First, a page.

By Contributing Author The Major, of Kay Nou = Our House
Bent over, I set to my task assiduously. I had what seemed to be the right tools. But they could find no purchase on the ancient metal. Looking over my shoulder, I issued a stern warning to my child, “Touch nothing.” I then went off in search of a really sharp knife. Upon the return, my wife noticed the implement clutched in my hand and grew alarmed by the steely, determined look in my eyes.
“Why do you need that?” she inquired. The anxiety level rose in her voice with each syllable.
I half-grunted that everything was okay. I then returned to my work. The knife slid into the long-forgotten groove, and with a twist of the wrist, jimmied the bolt a quarter-inch upward.
“Mr. Hammer and Mr. Chisel, meet the hinge sisters,” went the internal monologue in my head. “I’m sure you will hit it off.”
Nearly twenty years earlier, my travels as a military officer took me to a remote installation in the middle of Texas. It was a training facility for new soldiers in the Army. Upon arrival, my eyes were treated to a curious sight. Dozens of privates dressed in camouflage carrying doors of all sorts in and out of buildings. Some of the soldiers were cleaning the doors. Others were oiling the hinges.
Entering headquarters, I noticed two privates carrying a rather heavy-looking oak model. They immediately dropped the thing and attempted to shoot up into a position of attention upon seeing an officer enter the facility. “Carry on, guys,” I said, letting the soldiers return to their strange duty.
I was then greeted by the Sergeant Major. “Hello, Sir,” he stated extending his hand. “We’ve been expecting you. Did you have a nice trip?”
“It was fine,” I returned. “Nothing but dead armadillos and rattlesnakes on the road. But, what’s up with the doors?” I had noticed that none of the entryways contained doors. Naked hinges jutted out conspicuously.
“This is a training exercise, Captain,” he replied, flashing me a broad smile.
Seeing my quizzical expression, the Sergeant Major expanded: “Some of our soldiers have forgotten the importance of the door. They don’t seem to get the fact that a door is a privilege and not a right. With that privilege comes responsibilities, such as knocking on them and closing them properly. We’re conducting this little mission in the hope of instilling some of these values in these young soldiers – the finest crop I’ve ever seen.”
The crusty old noncom uttered this last part with such a straight face that I could not help but crack up into laughter.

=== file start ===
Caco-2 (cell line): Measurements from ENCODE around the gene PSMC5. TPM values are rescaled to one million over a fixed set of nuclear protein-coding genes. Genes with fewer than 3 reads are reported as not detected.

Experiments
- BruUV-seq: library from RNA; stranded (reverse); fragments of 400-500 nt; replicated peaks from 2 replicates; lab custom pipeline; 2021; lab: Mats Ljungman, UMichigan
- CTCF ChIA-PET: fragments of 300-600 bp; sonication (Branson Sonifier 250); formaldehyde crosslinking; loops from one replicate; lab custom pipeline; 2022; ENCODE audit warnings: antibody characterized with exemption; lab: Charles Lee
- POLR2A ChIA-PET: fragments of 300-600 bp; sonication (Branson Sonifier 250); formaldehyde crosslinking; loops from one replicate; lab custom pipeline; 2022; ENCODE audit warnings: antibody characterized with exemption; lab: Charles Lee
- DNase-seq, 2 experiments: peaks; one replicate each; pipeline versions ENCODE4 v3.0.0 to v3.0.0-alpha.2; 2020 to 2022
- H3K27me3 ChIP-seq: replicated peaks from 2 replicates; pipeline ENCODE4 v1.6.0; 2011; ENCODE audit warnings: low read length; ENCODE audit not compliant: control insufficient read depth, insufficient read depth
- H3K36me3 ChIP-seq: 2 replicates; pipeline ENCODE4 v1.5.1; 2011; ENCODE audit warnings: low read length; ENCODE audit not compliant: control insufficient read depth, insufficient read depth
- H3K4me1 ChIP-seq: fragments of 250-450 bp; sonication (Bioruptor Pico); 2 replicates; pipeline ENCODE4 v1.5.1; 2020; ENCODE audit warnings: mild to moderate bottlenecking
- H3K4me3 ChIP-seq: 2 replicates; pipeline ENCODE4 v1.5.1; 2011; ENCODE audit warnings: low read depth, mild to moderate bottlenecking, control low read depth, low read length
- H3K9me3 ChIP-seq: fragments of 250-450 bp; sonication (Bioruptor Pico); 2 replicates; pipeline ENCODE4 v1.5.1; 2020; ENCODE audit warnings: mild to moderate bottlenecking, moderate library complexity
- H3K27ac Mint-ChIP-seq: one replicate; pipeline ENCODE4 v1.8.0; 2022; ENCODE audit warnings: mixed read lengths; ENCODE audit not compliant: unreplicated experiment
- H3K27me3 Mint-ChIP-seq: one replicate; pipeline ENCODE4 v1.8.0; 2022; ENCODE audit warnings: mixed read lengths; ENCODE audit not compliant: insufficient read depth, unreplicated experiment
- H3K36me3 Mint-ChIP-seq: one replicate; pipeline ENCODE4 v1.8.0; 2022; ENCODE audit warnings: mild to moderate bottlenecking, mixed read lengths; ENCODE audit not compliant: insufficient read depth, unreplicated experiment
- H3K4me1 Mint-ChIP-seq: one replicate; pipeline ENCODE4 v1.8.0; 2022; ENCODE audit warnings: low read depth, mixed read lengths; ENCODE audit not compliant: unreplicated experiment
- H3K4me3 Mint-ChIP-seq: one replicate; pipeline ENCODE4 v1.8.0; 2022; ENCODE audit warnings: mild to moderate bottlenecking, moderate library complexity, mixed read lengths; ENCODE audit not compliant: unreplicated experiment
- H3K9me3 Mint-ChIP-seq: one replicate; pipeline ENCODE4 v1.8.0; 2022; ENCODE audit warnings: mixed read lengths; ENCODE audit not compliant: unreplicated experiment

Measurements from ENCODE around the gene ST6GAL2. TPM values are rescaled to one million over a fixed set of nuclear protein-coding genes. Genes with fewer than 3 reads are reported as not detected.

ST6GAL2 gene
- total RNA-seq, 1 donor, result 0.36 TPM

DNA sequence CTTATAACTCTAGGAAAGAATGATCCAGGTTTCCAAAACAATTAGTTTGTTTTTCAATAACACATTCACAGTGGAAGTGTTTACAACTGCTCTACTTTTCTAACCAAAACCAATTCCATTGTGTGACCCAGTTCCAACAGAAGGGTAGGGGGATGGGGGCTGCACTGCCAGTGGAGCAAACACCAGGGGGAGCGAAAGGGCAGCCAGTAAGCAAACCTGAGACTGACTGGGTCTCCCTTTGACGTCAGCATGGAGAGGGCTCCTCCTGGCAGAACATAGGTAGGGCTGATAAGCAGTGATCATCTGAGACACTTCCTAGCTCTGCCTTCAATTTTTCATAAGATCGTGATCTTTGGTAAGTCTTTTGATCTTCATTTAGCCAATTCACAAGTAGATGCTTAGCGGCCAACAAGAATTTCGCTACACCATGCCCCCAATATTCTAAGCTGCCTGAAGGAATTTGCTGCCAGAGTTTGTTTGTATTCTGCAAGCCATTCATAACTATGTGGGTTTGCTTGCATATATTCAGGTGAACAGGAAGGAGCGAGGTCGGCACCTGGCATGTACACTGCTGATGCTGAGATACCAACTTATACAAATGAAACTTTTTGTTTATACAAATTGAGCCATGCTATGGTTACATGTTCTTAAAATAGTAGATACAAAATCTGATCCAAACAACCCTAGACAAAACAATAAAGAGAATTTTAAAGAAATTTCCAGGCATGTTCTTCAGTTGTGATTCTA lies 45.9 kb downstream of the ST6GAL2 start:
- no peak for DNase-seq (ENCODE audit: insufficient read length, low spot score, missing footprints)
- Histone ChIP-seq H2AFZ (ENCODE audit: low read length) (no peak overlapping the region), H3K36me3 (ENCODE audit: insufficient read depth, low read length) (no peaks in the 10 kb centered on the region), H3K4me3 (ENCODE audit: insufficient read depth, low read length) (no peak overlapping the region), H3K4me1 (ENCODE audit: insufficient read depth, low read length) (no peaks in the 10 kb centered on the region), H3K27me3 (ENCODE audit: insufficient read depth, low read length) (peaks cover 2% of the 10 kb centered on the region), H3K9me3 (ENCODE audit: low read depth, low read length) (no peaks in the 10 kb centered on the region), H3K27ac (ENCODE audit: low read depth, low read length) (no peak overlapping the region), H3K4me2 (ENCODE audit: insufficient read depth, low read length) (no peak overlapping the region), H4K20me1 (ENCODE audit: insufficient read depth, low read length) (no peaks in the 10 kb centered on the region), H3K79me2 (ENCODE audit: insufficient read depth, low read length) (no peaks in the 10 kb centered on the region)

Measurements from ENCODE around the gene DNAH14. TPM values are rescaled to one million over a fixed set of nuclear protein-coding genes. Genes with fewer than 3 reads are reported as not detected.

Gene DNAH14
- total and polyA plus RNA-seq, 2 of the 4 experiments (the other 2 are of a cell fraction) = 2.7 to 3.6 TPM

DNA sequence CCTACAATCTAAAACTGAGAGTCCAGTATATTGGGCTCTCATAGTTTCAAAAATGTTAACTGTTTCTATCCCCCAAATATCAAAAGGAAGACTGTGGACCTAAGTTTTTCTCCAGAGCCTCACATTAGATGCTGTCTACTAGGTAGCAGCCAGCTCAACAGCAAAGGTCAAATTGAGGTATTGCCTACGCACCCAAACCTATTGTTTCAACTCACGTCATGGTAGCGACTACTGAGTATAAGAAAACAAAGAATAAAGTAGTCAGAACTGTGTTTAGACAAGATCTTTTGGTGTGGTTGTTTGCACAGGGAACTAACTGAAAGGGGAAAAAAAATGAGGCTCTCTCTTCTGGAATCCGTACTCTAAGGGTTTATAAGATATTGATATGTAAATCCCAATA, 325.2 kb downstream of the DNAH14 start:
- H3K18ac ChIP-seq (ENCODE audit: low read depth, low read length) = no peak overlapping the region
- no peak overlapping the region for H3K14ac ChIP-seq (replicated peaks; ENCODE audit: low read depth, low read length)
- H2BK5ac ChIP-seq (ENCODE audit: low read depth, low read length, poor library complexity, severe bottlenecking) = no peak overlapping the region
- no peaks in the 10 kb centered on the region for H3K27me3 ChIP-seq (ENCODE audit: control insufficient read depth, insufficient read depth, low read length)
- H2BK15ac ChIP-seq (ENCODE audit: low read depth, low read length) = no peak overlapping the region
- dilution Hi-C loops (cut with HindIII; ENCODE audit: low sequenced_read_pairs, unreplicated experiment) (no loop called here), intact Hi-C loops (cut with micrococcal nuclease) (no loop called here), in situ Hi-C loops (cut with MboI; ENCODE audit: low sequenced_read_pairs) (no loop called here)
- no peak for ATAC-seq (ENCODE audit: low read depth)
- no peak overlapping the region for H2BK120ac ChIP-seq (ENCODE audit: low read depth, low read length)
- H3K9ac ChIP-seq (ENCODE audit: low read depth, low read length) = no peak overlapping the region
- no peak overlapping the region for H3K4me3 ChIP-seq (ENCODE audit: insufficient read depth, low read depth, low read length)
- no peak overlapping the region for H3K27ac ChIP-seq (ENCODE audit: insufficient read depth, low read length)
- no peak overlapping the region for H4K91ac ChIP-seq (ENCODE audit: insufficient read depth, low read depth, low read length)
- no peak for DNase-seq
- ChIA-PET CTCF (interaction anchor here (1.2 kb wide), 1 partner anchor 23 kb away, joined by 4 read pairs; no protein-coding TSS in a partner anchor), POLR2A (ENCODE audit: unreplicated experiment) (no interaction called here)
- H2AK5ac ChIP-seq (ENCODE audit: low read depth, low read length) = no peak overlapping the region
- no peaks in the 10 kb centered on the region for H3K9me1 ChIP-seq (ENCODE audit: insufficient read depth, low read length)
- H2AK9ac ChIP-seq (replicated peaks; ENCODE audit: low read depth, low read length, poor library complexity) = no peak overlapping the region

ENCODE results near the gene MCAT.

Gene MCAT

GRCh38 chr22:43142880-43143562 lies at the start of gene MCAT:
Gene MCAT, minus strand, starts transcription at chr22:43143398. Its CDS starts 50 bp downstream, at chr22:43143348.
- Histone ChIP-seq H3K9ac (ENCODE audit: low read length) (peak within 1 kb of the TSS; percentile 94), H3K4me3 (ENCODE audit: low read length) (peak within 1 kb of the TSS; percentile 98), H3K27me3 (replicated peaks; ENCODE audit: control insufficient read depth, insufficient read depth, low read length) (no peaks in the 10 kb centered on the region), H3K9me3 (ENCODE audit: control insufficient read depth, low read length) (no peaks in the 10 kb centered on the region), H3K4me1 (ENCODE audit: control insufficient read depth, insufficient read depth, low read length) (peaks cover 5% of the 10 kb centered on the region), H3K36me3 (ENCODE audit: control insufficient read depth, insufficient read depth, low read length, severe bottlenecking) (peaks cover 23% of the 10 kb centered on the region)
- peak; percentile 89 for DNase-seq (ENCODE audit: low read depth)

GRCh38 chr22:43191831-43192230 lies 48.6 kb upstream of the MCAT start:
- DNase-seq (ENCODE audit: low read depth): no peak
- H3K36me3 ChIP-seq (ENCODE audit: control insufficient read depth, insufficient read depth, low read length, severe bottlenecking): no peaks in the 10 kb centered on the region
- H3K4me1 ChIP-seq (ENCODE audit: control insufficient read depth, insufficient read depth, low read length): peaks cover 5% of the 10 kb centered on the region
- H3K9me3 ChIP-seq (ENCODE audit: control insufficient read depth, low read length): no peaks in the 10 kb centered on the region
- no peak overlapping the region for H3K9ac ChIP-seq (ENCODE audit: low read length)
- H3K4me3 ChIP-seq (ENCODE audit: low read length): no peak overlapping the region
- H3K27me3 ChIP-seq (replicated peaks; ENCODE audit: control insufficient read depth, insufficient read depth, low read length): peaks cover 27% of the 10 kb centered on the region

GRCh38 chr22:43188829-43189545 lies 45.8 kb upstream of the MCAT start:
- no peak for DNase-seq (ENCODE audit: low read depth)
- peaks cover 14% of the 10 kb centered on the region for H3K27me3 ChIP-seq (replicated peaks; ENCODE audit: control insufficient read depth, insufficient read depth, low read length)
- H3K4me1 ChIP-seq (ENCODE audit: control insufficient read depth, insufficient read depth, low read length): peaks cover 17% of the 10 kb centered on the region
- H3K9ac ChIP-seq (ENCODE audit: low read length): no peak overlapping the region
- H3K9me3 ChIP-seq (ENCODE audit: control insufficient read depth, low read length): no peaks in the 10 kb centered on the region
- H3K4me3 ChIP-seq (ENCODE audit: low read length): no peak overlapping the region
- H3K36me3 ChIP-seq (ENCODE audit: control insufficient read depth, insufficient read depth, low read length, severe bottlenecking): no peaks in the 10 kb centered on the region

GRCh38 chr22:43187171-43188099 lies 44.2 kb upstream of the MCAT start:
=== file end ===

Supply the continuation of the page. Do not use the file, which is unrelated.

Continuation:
Like many experiences from my time in service, over the years the Sergeant Major’s vivid training exercise has stayed with me. Although I have threatened to remove door privileges from my older children, I have never had to resort to this drastic measure. The first two kids understood that I meant business, and that this was not idle chatter on my part. Message received.
Enter my youngest. As with just about everything else, he is different from the first two.
Perhaps his under-appreciation of doors stems from his earliest years. During his time living in an orphanage in Haiti, the entries to the corrugated structures that served as home had no everyday doors. Instead, pretty curtains usually hung down, concealing the interior of the simple structures from the outside world. Hardened steel doors would only be used when hurricanes approached.
Upon his arrival home here in the United States, my guy seemed to spend a lot of time marveling at the simple wonder of a door opening and closing on its hinges. However, we had to teach him that doors are not toys. Open doors invite cold in the winter. They permit household pets to exit and outside critters to enter. Fingers can be pinched, and toes can be crunched. We had to instruct him that a closed door does not automatically permit opening, no matter much one’s curiosity might beckon. Instead, there is an established procedure consisting of the ritual of: 1) the knock; 2) the waiting period; and 3) the invitation to enter.
Above all, slamming a door almost always produces a negative reaction and unpleasant consequences.
The knife did the trick. Now the hinges yield easily to the gentle suggestion of the chisel and hammer combo. My six-year old watches in astonished amazement as the bolts slide up over the top and out of their former homes. When he sees his father lift his bedroom door and cock it backward to maneuver it through the frame, he begins to plead for reconsideration of his sentence. The value of the door has suddenly dawned on him.
The lesson will be learned (we hope). In the meantime, the door rests on its side in storage in the basement for a temporary period of time.
About the Author: The Major is an attorney and former Army officer. He and his wife (and fellow blogger) Running Girl are doing their best to raise a family of five in Western New York. Please visit their family blog at Kay Nou = Our House
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